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CPS Investigation Process

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If you do not have an active case with CPS, we unfortunately cannot help and kindly request you do not call our law offices.

Children often play rough and get into accidents that cause bumps and bruises. Unfortunately, the physical results of a child’s athleticism can be construed as marks from abuse. When this happens, well-meaning adults may report child abuse or neglect allegations to child protective services (CPS). Parents need to be aware of the CPS investigation process and their rights at this time.

By working with a Pittsburgh CPS attorney, parents are more likely to quickly prove the allegations false and protect their children from trauma. Call Pittsburgh Divorce & Family Law, LLC today at (412) 471-5100 to learn more.

How CPS Investigations Arise

A CPS or police investigation into alleged child abuse or neglect begins when someone makes a written or oral report to the state or local authorities. Reports can come from anyone, though many are made by mandated reporters. Under the state, adults in certain positions are required to report any suspected child abuse or neglect, including:

  • Anyone licensed or certified to practice in the health field by the Department of State
  • Employees of health care facilities
  • Emergency medical services providers
  • School employees
  • Employees of child care services
  • Religious officials
  • Any adult who is routinely part of looking after the child through a program or activity
  • Social services employees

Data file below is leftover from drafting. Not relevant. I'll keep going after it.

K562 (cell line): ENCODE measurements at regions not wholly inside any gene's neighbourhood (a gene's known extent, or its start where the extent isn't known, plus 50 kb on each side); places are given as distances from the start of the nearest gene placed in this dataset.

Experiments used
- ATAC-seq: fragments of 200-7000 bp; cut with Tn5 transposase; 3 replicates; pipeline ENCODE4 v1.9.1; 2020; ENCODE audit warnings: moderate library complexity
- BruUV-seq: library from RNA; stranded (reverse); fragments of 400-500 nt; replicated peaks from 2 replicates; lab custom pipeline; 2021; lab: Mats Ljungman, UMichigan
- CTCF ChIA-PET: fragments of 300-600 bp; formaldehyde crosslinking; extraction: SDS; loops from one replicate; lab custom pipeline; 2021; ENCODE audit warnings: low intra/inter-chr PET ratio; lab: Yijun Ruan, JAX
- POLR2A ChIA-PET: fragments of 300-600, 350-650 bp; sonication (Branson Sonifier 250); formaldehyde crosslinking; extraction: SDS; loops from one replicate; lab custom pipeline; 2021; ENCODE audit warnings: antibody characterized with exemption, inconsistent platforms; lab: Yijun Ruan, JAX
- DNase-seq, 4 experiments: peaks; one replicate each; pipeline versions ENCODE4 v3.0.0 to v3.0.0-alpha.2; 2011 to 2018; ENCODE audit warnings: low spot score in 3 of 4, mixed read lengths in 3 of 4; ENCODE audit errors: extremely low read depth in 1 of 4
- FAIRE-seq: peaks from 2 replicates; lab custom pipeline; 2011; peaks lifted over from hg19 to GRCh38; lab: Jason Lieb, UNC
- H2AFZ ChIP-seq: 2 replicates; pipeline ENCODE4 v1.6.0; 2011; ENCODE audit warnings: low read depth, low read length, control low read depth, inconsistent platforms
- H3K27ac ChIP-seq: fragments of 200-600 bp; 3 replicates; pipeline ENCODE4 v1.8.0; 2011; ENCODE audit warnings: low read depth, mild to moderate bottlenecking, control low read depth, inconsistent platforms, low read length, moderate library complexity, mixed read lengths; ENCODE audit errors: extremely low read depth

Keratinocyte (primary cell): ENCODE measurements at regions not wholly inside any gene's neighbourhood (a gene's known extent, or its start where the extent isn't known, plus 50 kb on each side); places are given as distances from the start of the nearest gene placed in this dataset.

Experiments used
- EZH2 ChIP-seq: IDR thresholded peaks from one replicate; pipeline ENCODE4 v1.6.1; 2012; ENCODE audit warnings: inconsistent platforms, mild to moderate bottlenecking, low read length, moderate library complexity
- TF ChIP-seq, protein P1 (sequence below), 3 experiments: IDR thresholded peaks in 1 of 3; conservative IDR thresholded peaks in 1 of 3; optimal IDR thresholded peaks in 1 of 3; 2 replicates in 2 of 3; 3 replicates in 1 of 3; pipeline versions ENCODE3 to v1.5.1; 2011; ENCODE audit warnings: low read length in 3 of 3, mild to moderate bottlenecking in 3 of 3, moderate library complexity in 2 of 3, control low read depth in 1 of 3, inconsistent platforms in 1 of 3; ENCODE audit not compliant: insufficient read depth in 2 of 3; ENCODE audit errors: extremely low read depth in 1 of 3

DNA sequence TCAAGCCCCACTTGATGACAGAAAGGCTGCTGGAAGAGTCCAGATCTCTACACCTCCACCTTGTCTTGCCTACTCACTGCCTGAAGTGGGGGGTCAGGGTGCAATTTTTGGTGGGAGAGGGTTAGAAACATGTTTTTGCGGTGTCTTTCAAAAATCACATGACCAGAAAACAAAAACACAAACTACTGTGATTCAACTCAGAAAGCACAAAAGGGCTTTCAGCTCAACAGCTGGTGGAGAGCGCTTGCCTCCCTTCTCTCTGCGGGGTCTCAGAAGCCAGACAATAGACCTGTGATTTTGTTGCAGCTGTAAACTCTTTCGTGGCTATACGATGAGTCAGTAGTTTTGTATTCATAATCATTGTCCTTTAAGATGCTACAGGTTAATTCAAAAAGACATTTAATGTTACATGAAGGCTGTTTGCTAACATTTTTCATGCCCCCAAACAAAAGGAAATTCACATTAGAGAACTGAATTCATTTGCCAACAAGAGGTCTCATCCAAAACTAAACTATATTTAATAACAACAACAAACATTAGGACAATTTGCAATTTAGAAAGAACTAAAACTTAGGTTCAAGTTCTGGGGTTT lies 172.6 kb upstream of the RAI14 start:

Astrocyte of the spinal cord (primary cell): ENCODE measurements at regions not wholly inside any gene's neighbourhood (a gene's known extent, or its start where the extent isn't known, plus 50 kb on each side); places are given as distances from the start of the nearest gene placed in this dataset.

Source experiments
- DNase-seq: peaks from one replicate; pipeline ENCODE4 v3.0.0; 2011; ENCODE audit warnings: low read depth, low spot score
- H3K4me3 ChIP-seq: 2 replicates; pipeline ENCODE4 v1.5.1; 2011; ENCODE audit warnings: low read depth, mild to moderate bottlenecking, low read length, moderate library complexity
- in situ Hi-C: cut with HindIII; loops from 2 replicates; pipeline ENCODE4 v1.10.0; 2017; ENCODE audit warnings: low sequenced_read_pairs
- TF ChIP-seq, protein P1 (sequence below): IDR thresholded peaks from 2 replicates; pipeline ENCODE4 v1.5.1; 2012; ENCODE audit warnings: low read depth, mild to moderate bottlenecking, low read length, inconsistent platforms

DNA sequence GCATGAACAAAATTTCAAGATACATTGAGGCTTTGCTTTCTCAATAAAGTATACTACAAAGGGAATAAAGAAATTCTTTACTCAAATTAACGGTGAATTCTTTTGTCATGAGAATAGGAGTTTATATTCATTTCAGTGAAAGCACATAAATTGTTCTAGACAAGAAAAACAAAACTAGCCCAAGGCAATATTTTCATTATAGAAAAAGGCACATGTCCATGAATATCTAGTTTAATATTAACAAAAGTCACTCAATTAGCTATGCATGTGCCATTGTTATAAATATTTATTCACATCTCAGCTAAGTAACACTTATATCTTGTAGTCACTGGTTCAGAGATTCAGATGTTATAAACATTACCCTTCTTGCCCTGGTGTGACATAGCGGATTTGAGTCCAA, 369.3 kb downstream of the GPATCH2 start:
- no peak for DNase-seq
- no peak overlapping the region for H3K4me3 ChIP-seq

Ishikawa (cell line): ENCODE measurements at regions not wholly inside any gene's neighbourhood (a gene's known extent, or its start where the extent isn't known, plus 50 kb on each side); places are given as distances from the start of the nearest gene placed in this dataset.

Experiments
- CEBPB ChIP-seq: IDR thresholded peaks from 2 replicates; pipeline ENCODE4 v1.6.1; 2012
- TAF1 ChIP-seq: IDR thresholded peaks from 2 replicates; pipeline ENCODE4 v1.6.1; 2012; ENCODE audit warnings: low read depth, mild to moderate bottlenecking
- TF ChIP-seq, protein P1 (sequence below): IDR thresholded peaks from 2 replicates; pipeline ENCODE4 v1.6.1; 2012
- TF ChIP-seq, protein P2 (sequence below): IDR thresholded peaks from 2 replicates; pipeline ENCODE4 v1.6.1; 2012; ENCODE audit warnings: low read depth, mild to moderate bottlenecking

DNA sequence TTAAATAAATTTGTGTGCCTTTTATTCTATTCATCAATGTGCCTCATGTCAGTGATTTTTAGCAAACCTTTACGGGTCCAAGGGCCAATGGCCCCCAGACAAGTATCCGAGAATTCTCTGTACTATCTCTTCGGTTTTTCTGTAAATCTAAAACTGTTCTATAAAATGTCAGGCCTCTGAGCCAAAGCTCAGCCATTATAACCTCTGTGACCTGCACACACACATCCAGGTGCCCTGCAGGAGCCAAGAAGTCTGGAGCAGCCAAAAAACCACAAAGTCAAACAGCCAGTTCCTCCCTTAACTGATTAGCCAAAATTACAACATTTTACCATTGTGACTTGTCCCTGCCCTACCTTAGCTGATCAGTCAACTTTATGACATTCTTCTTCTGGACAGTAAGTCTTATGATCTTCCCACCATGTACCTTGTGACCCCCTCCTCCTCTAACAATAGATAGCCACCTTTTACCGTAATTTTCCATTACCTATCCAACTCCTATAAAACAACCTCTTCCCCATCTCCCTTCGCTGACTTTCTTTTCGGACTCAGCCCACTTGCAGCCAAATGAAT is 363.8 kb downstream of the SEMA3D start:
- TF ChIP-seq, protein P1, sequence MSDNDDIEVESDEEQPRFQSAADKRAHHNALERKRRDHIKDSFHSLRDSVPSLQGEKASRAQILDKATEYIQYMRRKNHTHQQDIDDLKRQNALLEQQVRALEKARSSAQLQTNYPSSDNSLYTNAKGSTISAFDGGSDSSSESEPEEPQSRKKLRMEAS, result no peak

• Police officers
  • Library employees
  • Independent contractors
  • Lawyers who work with any of the organizations that provide care for the child
  • Foster parents
  • Any adult family members who are responsible for the child’s welfare

The Allegations Dictate Which Organization Investigates

The nature of the child abuse or neglect allegations and the relationship between the alleged offender and child determine whether an investigation is conducted by the local CPS office, local law enforcement, or both.

If the alleged abuser is a perpetrator and the conduct does not initially appear to amount to a crime, then CPS alone will investigate. If the abuse was done by a perpetrator and it may constitute a criminal offense, then the police will be involved in the investigation as well. By working together, CPS and the police avoid having to conduct duplicate interviews, which can make the situation more traumatic for a child. A perpetrator of child abuse can be a:

  • Parent
  • Spouse or former spouse of a parent
  • Current or former romantic attachment of a parent
  • Babysitter, caregiver, teacher or another person over the age of 14 who is responsible for the child
  • Person over the age of 14 living in the same home as the child
  • Person over the age of 18 who does not live with the child but is related within the third degree through birth or adoption

However, if the alleged offender is not a perpetrator but the conduct may constitute a crime, then only the police investigate.

A Child May Be Removed From the Home

CPS is required to start investigations immediately, which is usually within 24 hours. During this time, the local agency will conduct an assessment as to whether the child is at risk in their current environment. This includes seeing the child right away, usually at home. There are emergency situations in which the child may be removed from the home. CPS employees cannot immediately take custody of a child without a court order. However, protective custody can be based on numerous circumstances, including: